The CFTC recently issued Final Rules eliminating the requirement that commercial end-users of derivatives file an annual Form TO for reporting certain information about their use of commodity trade options. The agency confirmed that, in light of the Final Rules, the Form TO that was due by April 1, 2016, with respect to trade option activity during 2015 need not be filed.
Summary of the Final Rules
The elimination of Form TO had long been expected, as the CFTC’s proposal to do so (discussed in our prior Blog Post) received widespread support in the public comments. But in a surprising turn of events, the Final Rules go further than the proposal in reducing regulatory requirements on end-users with respect to trade options. Specifically:
- The Final Rules also eliminate the swap recordkeeping requirements for trade options entered into by end-users. The CFTC stated that it simply “expects” end-users to “maintain records concerning their trade option activities in the ordinary course of business.”
- The Final Rules did not adopt a proposed requirement that, in lieu of filing Form TO, end-users send an e-mail notice to CFTC staff if they enter into trade options with an aggregate notional value exceeding $1 billion in any calendar year. Under the Final Rules, end-users are not required to provide any type of reporting or notice to the CFTC regarding trade options.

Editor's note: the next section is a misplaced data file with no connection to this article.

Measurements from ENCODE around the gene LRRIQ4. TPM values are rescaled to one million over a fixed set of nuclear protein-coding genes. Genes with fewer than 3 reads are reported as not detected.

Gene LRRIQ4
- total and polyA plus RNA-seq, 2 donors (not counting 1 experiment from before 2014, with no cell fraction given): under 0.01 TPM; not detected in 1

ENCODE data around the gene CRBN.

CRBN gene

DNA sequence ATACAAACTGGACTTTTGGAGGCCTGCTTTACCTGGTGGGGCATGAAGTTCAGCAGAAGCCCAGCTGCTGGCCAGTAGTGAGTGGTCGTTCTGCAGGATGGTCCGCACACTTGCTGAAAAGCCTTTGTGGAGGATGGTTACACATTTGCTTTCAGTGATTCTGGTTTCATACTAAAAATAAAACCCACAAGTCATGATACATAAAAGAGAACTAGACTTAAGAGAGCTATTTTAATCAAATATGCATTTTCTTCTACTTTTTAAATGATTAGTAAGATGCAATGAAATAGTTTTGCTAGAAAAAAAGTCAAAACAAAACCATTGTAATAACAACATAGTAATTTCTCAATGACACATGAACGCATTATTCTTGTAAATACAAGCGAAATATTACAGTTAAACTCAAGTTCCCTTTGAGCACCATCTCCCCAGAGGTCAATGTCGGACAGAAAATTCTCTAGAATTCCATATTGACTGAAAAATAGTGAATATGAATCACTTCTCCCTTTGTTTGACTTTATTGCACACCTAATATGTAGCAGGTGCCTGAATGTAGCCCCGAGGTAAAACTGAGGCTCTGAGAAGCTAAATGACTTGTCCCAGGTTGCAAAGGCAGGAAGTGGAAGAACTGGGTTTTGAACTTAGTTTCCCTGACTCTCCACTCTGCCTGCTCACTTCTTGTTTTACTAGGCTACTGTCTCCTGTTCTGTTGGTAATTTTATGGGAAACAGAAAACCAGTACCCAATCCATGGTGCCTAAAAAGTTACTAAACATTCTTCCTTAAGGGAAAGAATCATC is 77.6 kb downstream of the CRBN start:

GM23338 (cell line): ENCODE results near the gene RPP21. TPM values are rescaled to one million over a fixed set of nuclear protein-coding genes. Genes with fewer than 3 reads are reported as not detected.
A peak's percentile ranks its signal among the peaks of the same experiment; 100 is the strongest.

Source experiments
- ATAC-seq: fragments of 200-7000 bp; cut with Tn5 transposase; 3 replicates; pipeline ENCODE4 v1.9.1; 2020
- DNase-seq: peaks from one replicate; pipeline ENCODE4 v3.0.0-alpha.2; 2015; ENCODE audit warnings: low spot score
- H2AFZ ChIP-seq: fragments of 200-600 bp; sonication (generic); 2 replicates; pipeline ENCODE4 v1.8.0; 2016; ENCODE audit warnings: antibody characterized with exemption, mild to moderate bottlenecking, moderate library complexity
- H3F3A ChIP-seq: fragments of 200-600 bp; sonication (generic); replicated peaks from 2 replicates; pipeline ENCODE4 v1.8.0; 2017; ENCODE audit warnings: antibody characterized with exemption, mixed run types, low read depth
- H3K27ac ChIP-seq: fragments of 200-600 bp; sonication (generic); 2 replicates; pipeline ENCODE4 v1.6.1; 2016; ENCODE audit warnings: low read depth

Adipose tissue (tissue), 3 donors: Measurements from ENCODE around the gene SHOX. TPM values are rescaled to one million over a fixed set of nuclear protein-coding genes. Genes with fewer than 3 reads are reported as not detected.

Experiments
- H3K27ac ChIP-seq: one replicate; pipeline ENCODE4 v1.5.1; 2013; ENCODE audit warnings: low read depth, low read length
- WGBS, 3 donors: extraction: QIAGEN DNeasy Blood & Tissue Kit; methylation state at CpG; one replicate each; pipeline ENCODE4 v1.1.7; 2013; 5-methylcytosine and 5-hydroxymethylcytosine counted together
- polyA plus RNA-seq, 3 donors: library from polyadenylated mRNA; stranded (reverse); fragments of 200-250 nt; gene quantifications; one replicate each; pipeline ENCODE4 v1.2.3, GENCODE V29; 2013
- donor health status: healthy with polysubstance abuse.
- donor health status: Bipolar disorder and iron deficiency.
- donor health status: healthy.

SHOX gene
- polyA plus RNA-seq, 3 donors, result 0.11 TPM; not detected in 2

- On the topic of position limits, although the Final Rules state that the CFTC will address the issue formally in any amended position limits rules that may be issued, they also state unequivocally that “federal speculative position limits should not apply to trade options.”
The bottom line
As a result of the Final Rules, the only requirements that apply to trade options entered into by end-users are now as follows:
- If the end-user enters into a trade option with a swap dealer or major swap participant (MSP), it must obtain a Legal Entity Identifier (LEI) and provide its LEI to the swap dealer or MSP counterparty (because swap dealers and MSPs, unlike end-users, continue to have various obligations with regard to trade options under the CFTC’s rules);
- End-users should maintain records concerning their trade option activities in the ordinary course of business; and
- The CFTC’s anti-fraud and anti-manipulation provisions continue to apply to all trade options, including those entered into by end-users.
The big picture
The Final Rules reflect the CFTC’s belated recognition that physical delivery options, as CFTC Chairman Massad said in a statement supporting the Final Rules, “are different from the swaps that are the focus of the Dodd-Frank reforms.” The CFTC has now largely abandoned its attempt at “regulation lite” for end-users that enter into commodity trade options. It was a misguided attempt in the first instance – imposing burdensome obligations on commercial businesses that did not cause the financial crisis, but rather were its victims – and it will not be missed.